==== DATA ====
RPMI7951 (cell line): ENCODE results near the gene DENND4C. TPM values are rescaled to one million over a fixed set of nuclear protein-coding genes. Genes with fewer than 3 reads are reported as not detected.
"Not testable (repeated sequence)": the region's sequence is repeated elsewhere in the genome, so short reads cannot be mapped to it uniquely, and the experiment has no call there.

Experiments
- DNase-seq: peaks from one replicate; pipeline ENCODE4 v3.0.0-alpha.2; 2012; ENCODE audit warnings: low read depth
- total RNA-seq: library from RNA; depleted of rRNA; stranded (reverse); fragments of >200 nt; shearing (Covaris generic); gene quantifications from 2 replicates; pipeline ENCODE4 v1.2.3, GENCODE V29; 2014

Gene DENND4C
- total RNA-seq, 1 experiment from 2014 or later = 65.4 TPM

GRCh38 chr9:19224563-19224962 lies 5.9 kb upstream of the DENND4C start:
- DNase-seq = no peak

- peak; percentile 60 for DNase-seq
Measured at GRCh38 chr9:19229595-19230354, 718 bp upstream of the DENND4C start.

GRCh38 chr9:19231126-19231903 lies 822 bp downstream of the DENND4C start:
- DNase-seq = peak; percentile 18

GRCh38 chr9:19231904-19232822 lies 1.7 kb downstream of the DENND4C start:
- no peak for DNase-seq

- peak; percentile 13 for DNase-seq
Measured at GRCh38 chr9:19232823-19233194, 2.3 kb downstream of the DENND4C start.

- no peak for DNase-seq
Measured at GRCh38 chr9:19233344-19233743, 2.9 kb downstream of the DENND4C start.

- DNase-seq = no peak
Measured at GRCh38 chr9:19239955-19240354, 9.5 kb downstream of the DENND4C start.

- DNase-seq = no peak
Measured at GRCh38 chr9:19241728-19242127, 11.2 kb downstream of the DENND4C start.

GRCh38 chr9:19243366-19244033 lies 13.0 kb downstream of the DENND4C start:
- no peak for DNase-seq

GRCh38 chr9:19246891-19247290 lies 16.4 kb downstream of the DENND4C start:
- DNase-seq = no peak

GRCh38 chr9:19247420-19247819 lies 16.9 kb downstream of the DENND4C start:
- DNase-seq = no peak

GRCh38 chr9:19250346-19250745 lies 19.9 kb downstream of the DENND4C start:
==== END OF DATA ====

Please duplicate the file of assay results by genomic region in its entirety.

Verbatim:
RPMI7951 (cell line): ENCODE results near the gene DENND4C. TPM values are rescaled to one million over a fixed set of nuclear protein-coding genes. Genes with fewer than 3 reads are reported as not detected.
"Not testable (repeated sequence)": the region's sequence is repeated elsewhere in the genome, so short reads cannot be mapped to it uniquely, and the experiment has no call there.

Experiments
- DNase-seq: peaks from one replicate; pipeline ENCODE4 v3.0.0-alpha.2; 2012; ENCODE audit warnings: low read depth
- total RNA-seq: library from RNA; depleted of rRNA; stranded (reverse); fragments of >200 nt; shearing (Covaris generic); gene quantifications from 2 replicates; pipeline ENCODE4 v1.2.3, GENCODE V29; 2014

Gene DENND4C
- total RNA-seq, 1 experiment from 2014 or later = 65.4 TPM

GRCh38 chr9:19224563-19224962 lies 5.9 kb upstream of the DENND4C start:
- DNase-seq = no peak

- peak; percentile 60 for DNase-seq
Measured at GRCh38 chr9:19229595-19230354, 718 bp upstream of the DENND4C start.

GRCh38 chr9:19231126-19231903 lies 822 bp downstream of the DENND4C start:
- DNase-seq = peak; percentile 18

GRCh38 chr9:19231904-19232822 lies 1.7 kb downstream of the DENND4C start:
- no peak for DNase-seq

- peak; percentile 13 for DNase-seq
Measured at GRCh38 chr9:19232823-19233194, 2.3 kb downstream of the DENND4C start.

- no peak for DNase-seq
Measured at GRCh38 chr9:19233344-19233743, 2.9 kb downstream of the DENND4C start.

- DNase-seq = no peak
Measured at GRCh38 chr9:19239955-19240354, 9.5 kb downstream of the DENND4C start.

- DNase-seq = no peak
Measured at GRCh38 chr9:19241728-19242127, 11.2 kb downstream of the DENND4C start.

GRCh38 chr9:19243366-19244033 lies 13.0 kb downstream of the DENND4C start:
- no peak for DNase-seq

GRCh38 chr9:19246891-19247290 lies 16.4 kb downstream of the DENND4C start:
- DNase-seq = no peak

GRCh38 chr9:19247420-19247819 lies 16.9 kb downstream of the DENND4C start:
- DNase-seq = no peak

GRCh38 chr9:19250346-19250745 lies 19.9 kb downstream of the DENND4C start: